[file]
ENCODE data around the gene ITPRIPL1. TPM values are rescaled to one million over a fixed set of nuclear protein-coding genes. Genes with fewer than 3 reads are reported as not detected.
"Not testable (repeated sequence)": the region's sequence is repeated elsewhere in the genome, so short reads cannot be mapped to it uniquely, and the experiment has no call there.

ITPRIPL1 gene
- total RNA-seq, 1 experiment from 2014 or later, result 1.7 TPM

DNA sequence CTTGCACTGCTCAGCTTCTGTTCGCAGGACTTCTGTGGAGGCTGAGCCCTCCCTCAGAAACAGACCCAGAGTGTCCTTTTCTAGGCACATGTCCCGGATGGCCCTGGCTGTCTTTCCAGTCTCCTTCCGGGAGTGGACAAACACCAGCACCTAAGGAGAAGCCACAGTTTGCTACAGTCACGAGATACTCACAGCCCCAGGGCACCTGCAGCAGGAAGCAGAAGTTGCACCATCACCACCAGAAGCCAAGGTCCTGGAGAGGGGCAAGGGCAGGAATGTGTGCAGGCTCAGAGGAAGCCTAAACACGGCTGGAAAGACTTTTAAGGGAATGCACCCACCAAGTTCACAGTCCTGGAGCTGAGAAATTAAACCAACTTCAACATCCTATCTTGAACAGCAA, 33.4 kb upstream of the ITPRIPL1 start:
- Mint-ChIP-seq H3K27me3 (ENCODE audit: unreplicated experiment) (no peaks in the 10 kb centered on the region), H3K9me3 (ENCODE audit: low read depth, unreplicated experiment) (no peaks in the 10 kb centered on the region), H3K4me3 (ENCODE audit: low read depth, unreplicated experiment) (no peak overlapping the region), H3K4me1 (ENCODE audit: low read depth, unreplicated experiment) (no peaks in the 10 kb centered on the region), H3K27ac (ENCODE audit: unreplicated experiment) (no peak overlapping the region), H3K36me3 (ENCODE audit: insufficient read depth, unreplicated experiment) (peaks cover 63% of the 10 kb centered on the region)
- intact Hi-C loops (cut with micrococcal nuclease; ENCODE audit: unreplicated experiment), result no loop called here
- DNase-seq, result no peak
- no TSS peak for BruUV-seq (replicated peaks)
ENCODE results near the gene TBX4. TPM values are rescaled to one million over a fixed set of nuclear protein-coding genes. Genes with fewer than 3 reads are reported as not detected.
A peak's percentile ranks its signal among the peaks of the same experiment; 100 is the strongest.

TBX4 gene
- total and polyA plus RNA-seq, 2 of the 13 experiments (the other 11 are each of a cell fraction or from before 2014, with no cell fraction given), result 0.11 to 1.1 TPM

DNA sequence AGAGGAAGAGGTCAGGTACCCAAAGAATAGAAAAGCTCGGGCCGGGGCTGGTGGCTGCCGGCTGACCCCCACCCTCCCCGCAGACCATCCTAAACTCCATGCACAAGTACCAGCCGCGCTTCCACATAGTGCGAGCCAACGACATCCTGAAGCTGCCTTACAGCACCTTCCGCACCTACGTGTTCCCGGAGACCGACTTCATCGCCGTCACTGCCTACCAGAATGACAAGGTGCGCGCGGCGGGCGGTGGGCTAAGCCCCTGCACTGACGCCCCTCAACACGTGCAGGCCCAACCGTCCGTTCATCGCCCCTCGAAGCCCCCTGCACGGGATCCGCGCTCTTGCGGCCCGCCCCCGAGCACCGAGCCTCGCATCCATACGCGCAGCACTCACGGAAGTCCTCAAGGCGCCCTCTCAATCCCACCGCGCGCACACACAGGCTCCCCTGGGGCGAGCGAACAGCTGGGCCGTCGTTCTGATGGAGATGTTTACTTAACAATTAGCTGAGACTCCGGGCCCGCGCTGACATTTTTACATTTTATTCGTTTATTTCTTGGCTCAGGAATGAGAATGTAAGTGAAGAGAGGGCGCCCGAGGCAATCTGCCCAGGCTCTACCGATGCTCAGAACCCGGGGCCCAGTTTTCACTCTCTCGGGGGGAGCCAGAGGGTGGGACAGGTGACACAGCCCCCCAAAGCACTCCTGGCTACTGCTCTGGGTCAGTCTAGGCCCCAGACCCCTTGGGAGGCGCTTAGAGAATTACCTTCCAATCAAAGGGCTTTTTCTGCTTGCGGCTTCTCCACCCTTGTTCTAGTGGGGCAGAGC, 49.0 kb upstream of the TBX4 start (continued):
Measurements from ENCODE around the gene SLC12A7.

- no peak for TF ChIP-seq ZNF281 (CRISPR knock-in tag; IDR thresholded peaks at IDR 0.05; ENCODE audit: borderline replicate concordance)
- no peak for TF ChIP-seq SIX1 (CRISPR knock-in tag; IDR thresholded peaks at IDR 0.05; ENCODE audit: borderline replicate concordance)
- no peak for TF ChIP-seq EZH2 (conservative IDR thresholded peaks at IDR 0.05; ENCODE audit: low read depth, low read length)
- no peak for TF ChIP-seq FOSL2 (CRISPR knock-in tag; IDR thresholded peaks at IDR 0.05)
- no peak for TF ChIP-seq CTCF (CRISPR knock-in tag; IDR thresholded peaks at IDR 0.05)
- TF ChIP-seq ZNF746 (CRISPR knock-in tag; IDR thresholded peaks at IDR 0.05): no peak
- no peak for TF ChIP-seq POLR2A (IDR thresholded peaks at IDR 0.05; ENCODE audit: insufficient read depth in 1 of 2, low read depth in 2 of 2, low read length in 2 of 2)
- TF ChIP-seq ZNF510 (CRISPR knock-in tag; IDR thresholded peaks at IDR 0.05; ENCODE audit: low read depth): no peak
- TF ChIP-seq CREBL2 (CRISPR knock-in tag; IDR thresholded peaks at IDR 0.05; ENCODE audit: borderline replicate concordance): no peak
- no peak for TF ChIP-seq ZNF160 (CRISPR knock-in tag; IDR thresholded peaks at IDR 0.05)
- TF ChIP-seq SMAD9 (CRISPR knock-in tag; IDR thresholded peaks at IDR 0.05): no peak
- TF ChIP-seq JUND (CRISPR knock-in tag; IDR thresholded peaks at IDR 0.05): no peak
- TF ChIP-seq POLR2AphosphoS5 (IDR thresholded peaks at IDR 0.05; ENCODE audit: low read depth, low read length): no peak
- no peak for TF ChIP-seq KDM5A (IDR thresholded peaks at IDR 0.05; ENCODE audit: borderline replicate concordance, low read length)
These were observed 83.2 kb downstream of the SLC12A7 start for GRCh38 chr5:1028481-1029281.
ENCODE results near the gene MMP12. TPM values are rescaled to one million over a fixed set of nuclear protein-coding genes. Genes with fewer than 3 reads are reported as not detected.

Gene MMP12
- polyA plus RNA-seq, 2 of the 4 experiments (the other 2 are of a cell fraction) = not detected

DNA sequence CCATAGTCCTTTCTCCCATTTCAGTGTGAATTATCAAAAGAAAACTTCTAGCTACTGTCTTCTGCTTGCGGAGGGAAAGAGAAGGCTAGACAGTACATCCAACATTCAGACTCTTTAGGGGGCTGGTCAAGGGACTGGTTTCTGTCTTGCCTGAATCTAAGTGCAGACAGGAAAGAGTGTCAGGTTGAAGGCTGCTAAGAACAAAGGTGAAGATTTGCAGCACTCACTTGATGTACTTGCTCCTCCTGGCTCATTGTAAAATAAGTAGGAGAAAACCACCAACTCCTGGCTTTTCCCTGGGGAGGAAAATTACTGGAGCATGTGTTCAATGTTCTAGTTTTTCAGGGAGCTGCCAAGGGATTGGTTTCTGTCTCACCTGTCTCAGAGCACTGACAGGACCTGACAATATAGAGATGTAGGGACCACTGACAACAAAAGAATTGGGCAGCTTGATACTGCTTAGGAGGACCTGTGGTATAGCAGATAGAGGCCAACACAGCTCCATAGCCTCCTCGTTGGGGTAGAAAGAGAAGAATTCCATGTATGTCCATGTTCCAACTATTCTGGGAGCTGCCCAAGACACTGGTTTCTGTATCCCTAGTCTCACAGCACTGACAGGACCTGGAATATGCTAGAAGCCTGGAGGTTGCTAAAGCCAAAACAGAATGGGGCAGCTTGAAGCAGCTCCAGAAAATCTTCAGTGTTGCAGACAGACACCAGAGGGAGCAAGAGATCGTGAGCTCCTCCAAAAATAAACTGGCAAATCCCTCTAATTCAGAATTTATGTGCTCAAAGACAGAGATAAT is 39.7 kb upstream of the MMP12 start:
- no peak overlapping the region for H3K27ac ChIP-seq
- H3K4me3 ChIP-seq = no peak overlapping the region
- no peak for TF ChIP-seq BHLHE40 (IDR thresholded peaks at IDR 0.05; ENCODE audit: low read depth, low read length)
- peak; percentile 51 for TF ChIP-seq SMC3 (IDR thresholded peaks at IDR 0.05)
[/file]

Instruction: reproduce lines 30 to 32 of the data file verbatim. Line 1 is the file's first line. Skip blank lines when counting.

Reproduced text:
These were observed 83.2 kb downstream of the SLC12A7 start for GRCh38 chr5:1028481-1029281.
ENCODE results near the gene MMP12. TPM values are rescaled to one million over a fixed set of nuclear protein-coding genes. Genes with fewer than 3 reads are reported as not detected.

Gene MMP12